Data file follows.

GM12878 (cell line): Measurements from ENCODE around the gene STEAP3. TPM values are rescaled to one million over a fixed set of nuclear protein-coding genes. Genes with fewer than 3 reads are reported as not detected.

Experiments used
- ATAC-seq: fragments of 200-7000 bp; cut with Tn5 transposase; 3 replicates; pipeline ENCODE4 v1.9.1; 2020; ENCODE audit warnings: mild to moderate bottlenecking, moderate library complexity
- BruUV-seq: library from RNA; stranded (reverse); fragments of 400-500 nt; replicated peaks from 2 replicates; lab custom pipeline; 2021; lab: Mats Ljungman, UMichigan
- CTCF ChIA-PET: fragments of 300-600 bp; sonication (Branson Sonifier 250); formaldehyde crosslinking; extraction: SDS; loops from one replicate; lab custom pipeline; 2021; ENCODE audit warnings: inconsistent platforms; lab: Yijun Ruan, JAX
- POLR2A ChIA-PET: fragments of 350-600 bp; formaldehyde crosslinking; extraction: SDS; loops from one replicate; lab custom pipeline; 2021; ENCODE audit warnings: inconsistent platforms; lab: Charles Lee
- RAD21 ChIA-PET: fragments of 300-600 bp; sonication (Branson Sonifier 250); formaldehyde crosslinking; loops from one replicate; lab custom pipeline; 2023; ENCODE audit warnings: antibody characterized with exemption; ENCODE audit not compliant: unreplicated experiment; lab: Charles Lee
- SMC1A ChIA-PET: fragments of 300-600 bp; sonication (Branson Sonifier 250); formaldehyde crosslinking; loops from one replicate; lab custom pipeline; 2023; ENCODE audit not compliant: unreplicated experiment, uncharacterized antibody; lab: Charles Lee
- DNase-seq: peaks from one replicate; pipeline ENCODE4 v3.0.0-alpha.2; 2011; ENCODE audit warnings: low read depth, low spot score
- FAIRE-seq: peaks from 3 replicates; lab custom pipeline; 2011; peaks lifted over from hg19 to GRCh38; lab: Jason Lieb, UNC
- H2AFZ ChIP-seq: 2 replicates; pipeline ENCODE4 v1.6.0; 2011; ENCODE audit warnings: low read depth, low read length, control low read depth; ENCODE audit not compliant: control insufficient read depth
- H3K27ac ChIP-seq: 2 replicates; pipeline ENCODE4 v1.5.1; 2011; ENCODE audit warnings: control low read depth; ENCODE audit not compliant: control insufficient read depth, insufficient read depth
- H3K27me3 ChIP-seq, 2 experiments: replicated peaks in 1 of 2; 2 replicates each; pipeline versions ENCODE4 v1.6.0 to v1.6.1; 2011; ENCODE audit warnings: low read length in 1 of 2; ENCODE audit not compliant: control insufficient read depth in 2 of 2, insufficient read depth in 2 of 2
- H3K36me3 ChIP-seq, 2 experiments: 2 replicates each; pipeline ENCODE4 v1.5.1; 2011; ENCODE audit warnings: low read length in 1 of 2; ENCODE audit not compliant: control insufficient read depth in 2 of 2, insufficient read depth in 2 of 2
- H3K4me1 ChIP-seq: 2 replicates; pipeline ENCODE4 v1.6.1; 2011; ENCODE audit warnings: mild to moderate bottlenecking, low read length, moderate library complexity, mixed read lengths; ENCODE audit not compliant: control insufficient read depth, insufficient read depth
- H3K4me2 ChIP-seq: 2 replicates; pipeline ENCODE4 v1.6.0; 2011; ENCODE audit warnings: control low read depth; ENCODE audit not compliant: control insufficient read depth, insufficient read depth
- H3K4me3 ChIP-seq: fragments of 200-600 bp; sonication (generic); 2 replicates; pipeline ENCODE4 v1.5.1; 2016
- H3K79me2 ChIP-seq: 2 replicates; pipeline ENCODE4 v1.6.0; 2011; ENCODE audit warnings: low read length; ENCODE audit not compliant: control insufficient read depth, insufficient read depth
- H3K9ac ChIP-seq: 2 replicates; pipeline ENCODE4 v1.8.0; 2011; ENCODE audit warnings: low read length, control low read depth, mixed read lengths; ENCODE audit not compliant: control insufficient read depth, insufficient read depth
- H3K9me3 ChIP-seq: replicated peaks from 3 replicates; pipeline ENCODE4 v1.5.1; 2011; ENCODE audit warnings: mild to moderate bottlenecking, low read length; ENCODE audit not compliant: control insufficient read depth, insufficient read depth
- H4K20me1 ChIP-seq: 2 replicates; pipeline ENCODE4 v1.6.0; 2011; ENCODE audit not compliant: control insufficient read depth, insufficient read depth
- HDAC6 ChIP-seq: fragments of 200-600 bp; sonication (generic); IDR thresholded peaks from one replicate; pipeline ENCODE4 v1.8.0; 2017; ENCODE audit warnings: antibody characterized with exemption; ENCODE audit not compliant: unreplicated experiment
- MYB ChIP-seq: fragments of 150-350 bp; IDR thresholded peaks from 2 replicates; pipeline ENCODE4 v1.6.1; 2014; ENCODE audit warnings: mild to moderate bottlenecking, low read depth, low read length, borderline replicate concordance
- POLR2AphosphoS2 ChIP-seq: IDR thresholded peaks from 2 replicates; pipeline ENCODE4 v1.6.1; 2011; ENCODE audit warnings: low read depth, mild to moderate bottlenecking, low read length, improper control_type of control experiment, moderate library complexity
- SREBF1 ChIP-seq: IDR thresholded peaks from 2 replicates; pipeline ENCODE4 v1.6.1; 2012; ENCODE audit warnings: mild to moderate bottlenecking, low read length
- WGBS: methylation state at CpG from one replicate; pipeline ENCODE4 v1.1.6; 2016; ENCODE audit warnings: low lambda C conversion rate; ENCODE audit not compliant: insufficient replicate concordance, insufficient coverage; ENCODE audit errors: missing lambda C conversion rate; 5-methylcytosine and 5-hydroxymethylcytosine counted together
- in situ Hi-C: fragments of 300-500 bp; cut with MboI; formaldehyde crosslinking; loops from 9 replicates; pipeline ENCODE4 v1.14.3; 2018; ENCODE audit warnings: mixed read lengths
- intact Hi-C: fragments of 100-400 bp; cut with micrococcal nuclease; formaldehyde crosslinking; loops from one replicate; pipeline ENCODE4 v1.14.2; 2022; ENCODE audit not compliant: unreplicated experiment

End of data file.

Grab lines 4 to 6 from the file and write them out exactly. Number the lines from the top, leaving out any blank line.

- BruUV-seq: library from RNA; stranded (reverse); fragments of 400-500 nt; replicated peaks from 2 replicates; lab custom pipeline; 2021; lab: Mats Ljungman, UMichigan
- CTCF ChIA-PET: fragments of 300-600 bp; sonication (Branson Sonifier 250); formaldehyde crosslinking; extraction: SDS; loops from one replicate; lab custom pipeline; 2021; ENCODE audit warnings: inconsistent platforms; lab: Yijun Ruan, JAX
- POLR2A ChIA-PET: fragments of 350-600 bp; formaldehyde crosslinking; extraction: SDS; loops from one replicate; lab custom pipeline; 2021; ENCODE audit warnings: inconsistent platforms; lab: Charles Lee